Patil, in fact, is one of the shahirs who has written powadas specifically about Shivaji's samajwadi (socialist) ideology, says Shahir Hemant Mavle. So has Shahir Amar Sheikh. His powada is about samajwadi Shivaji.

Those who still practise shahiri, vociferously state that Shivaji was not just a Hindu king, nor was he unfairly pro-Dalit. They agree, however, that powadas are silent about the alleged Dalit origins of Shivaji, and about how the priest allegedly used his toes to apply tilak on Shivaji during his rajyabhishek (crowning ceremony).

This is because powadas, says Shahir Nandesh Umap, were meant to rouse people to join Shivaji's army and inspire them to fight for 'Hindavi Swarajya'. Hence, shahirs steered clear of controversial incidents, choosing instead to focus on Shivaji's valour.

As a result, many powadas have been written about Shivaji killing Afzal Khan, narrating the incident in vivid, overtly exaggerated detail. The first powada on Shivaji, written by Shahir Adnyatdas, was, in fact, on the Afzal Khan episode.

While divisive forces have cited such powadas, and others that mention the destruction of mosques, to enunciate that Shivaji was indeed against Muslims, the shahirs who interact with the monumental personality at an experiential level, and whom this reporter spoke to, refuse to see such a design.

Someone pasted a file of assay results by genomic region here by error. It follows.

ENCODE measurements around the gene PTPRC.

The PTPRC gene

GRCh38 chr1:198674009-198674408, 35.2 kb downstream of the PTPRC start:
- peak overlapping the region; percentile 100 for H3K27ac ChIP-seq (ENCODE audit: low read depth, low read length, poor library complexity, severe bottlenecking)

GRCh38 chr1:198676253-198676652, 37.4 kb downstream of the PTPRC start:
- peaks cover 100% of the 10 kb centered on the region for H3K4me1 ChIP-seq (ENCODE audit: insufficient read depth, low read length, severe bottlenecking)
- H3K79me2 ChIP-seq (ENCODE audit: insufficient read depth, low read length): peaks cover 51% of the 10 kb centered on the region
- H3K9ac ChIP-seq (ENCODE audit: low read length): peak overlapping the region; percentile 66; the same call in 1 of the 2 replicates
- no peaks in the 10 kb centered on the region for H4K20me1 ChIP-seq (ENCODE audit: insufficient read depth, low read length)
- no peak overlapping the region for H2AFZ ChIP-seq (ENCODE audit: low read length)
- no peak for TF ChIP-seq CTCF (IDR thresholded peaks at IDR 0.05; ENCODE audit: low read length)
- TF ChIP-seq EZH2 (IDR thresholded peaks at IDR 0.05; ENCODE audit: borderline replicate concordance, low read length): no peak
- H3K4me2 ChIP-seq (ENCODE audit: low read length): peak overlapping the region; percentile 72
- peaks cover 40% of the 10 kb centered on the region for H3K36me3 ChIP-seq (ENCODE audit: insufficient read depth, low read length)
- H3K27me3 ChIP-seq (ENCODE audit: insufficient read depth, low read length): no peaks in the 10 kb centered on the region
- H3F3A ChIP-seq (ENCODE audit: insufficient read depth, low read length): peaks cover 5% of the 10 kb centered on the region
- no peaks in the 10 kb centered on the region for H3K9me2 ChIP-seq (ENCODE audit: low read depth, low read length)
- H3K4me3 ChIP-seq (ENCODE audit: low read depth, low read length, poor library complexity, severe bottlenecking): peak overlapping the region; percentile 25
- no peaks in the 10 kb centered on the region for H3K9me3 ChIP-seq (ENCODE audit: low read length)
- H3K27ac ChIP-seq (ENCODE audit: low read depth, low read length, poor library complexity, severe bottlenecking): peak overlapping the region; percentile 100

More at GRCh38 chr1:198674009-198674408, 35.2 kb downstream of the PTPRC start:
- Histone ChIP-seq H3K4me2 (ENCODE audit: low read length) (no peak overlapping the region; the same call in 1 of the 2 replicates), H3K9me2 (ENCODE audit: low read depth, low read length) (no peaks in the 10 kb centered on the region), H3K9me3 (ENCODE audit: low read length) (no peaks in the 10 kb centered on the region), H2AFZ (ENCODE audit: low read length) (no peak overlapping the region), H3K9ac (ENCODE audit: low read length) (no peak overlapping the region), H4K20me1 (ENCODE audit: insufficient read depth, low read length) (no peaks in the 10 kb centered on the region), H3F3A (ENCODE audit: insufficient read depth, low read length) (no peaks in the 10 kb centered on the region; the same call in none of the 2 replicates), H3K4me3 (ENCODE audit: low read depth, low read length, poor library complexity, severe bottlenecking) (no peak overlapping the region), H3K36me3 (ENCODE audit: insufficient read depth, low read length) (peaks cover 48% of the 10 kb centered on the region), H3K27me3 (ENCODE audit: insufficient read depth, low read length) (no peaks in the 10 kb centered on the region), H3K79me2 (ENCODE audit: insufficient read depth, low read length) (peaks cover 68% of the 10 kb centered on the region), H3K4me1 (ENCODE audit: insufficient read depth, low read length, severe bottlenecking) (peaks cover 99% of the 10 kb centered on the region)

Would it then be fair to say that powadas do not portray Shivaji as a Hindutva icon at all? Not exactly, says historian Ninand Bedekar. He mentions that efforts to portray Shivaji as a Rightwing hardliner are not apparent in the earlier powadas about him. But as time progressed and the search for an icon among different sections of the society intensified, and Shivaji slowly became the monument he is today, the political climate altered depiction of Shivaji in powadas, and in popular tradition, too.

Meanwhile, different forces started using his name for different reasons - train and air terminals and important junctions were named after him, he became the poster boy for Rightwing pro-Hindutva forces. Then, the pro-Dalit Sambhaji Brigade tried to reclaim him, books on him got banned, statues were erected, arguments conducted, riots raged, posters created and mandaps adorned. Finally now, a statue complex dwarfing the grand Statue of Liberty has been proposed and cleared; somewhere along the way, elections were fought and won, too.

As Shivaji - the monument - became grander, the condition of his companions, the shahirs, deteriorated. Make no mistake - shahirs don't sing only about Shivaji; he's just one of the subjects. But he's the one they're very attached to. The tradition of shahiri received a boost during and after Shivaji's reign, so the innate connection between the two cannot be negated.